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Saint Thomas Fifth Avenue Celebrates 200 Years

By Neva Rae Fox

Saint Thomas Church Fifth Avenue launched its bicentennial celebration October 12, and a retrospective exhibit will continue for a year.

Founded in what is now Greenwich Village, Saint Thomas is known for its solemn liturgies and its emphasis on the arts — architecture, painting, sculpture, glass, metalwork, textiles, and music. Today’s building at Fifth Avenue and 53rd Street is the fourth Saint Thomas Church, and it was completed in 1913.

“Over its 200-year history, this parish has come to be recognized as a major civic and cultural institution of New York City, beyond its role as a house of worship, hosting significant weddings, funerals, and special services,” said the Rev. Canon Carl F. Turner, the 13th rector. “From its unique choir school — the only one remaining in the United States — to its outreach to the poor and the marginalized, it remains a gift to the people of New York.”

The parish’s outreach is intertwined with its history, stretching back to the end of the 1800s and early 1900s, when a free chapel served immigrant populations. A deaconess oversaw a program that taught working skills to women, while also maintaining a nursery.

Other significant outreach in the church’s history includes the Ladies’ Employment Society (1872), formed by the wife of the rector, and the Industrial School (1876) to teach employable skills.

Ecumenical Outreach Partnership — a collaborative ministry with Fifth Avenue Presbyterian Church and St. Patrick’s Cathedral — now serves the homeless and the poor in Manhattan.

The four-day weekend began October 12 with a procession and solemn Eucharist to commemorate the parish’s founding. The Rt. Rev. Bishop Mary Glasspool, Assistant Bishop of New York, preached.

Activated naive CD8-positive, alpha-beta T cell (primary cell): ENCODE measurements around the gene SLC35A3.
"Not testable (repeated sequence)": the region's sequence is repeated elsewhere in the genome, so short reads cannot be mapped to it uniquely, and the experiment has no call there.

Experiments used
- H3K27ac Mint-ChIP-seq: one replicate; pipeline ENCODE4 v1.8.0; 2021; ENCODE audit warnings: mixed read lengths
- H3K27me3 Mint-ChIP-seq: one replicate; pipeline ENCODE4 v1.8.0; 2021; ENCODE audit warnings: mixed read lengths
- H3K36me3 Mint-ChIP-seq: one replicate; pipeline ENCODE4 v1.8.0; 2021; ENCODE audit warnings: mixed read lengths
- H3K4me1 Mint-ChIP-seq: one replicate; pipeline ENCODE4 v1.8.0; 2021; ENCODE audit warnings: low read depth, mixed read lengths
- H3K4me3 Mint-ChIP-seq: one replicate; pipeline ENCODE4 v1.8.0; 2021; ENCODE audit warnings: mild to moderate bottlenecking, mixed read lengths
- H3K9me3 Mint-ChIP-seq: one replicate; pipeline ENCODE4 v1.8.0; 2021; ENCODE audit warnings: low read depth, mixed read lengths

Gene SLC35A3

On the evening of October 13, Saint Thomas at 200: A Musical Legacy will explore the wealth of music written for Saint Thomas and its world-famous Choir of Men and Boys. Saint Thomas Choir School was founded in 1919.

October 14 features a fundraiser and the awarding of the inaugural Vestry Medal of Honor, established to recognize outstanding service to Saint Thomas. The first recipient, G. William Haas, has served in many church leadership roles: warden, vestry member, and member of the investment, finance, audit, annual appeal, search, and building committees.

Highlights on October 15 include two choral services, a recital on the historic Taylor & Boody organ, and a sermon by the Rev. Andrew Mead, rector emeritus. A Solemn Evensong and Te Deum will include a sermon by the Rev. Canon Paul Wright, subdean of the Chapel Royal, St. James’s Palace.

In addition to these events, a professionally curated exhibition traces the history of Saint Thomas, featuring documents and photographs that follow the parish as it moved from downtown to midtown: two structures at Broadway and Houston Street and two at today’s location.

The display highlights architecture, décor, music, liturgy, and service, some with eye-catching silver liturgical vessels and embroidered silk and gold vestments.

The exhibition is co-curated by Francis X. Blouin, the parish archivist and a professor emeritus at the University of Michigan, and Inge Reist, director emerita of the Center for the History of Collecting at the Frick Art Reference Library and the Frick Collection.


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